CHILDREN WITH DEVELOPMENTAL DELAYS-1246

Dr.Modarressi_1 

 

CHILDREN WITH DEVELOPMENTAL DELAYS

How to Care for the Kids with Developmental Issues

Developmental delays or disorders are those that are seen in children who, for some reason or another, do not reach their milestones at the expected times. Autistic disorders are one example of developmental disorders.  Developmental milestones refer to a set of functional skills and abilities that the child learns at specific age periods. Examples include learning to walk and talk or reason or to problem-solve and handle social interactions.  For most parents, one of the hardest things to accept and to endure is to find out that their child has a permanent condition such as these disorders.  For most parents, their first reaction is to try to deny the problem, as if it never happened.  Some even try to hide the truth from others. Very few will deal with it with an open heart and a lot of courage. 
 However, all these parents will be rightfully worried and even scared.  They wonder if there is any hope.  Some blame themselves for not bringing to the world, a normal child. Others become angry at life, the world, or the almighty. How could God allow this to happen to us? They ask.  Some parents, after learning about their child's condition, may lose their trust in the world or in themselves.
However, regardless of how strong their emotions are and how difficult it is for them to accept the bitter truth about their child's illness, soon they have to stop wondering and start accepting the truth, and looking for ways to care for their kids. At this point you have to keep in mind that this is the same child you always had, the same one you cared for and loved before.  These kids are still as dear and special as always.  What happened was not their fault. They still deserve to be cherished and loved.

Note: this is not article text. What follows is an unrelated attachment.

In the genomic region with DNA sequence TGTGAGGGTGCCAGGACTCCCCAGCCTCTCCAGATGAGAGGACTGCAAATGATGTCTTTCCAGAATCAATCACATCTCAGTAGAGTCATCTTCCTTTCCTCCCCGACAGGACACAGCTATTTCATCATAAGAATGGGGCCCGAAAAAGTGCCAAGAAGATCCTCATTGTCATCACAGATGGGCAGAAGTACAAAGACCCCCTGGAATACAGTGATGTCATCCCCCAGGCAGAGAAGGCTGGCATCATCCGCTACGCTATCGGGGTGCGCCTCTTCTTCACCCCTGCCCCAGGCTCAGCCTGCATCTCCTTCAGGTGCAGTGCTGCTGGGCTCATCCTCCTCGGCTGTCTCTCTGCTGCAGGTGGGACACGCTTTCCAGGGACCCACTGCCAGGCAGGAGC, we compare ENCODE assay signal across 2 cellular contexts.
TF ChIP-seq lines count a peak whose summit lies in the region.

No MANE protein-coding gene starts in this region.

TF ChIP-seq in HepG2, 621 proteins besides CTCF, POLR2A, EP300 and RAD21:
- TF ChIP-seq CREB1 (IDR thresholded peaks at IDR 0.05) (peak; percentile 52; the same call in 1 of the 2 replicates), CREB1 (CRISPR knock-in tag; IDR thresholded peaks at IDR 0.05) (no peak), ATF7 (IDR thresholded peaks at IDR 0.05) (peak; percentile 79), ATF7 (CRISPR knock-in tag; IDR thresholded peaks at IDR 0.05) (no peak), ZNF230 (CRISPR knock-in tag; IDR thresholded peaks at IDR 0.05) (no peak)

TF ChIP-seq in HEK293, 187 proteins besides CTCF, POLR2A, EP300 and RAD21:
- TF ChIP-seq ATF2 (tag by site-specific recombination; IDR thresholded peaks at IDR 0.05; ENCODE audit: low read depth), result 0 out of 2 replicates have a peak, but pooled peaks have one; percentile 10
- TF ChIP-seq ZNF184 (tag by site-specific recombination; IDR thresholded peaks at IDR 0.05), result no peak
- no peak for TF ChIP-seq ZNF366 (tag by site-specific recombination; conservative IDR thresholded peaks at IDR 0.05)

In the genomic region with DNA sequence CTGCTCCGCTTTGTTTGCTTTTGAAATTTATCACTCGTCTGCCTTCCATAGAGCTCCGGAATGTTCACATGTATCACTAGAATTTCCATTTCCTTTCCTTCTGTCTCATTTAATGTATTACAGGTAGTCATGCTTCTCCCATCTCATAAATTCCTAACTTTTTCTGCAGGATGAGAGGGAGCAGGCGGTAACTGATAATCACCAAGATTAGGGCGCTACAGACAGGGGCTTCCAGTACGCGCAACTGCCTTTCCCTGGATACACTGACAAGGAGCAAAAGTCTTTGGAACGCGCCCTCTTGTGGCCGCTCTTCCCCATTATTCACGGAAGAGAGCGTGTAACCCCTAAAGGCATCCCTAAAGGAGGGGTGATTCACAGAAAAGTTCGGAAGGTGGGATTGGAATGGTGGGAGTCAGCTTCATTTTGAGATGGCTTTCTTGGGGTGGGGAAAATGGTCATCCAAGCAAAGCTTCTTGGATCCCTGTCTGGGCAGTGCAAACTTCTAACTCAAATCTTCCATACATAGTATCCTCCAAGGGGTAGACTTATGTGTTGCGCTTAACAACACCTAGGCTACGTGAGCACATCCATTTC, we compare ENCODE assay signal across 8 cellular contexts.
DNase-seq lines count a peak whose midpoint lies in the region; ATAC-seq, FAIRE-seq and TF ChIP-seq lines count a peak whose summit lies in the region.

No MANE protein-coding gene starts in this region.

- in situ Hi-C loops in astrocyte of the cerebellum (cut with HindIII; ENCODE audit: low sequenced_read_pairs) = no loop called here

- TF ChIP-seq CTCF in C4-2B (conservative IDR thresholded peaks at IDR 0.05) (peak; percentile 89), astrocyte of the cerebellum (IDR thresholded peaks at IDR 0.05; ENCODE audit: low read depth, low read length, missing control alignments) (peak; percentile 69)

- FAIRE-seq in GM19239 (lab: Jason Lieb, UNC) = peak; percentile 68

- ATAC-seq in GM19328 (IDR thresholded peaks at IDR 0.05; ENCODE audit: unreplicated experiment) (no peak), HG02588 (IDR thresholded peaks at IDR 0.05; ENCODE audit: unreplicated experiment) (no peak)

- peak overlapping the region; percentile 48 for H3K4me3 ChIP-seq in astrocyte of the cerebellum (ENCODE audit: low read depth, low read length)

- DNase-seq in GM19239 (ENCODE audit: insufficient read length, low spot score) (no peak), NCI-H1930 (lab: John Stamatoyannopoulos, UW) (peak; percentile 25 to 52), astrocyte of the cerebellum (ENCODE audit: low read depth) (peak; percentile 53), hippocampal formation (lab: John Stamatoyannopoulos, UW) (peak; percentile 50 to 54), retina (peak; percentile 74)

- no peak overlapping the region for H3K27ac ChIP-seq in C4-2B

Your next step would be to gather information about the child's condition, available treatments, and community resources.  You may be surprised by how much you can do to help your child to improve. Or you may be dismayed by prospects of limited choices and alternative you may have.  No matter what you find out, the important thing is to first accept your child "as is," and then try to help your kid to thrive as much as possible.
 To understand better about the condition of your child, you can ask your doctor, do research in the library, or you can surf the Internet.  But, also do talk to other parents who have kids with similar diagnosis.  You may also want to join a support group of parents of kids with special needs in your area.  There are also state and national organizations that will give you specific information about your child's condition and related diseases. In my last article, I included some resources for children with developmental delays. Parents of kids with special needs may also find the following website very useful:
www.bravekids.org.  

 You also need to help your child to learn about his/her condition. Make sure you teach them from the standpoint of power and self-control. In other words present the information in such a fashion that the child feels like the more they know the more power or control they may have. Do not frighten them with information. Instead enable them to cope with their problem more confidently and more realistically. 

 Do the best you can to learn and to apply your leanings. But, at the same time whenever reasonably possible try to treat your ailing child just like a normal kid. Do not emphasize their weaknesses just be aware of them and accept your kids as a whole person with all their strength and vulnerabilities.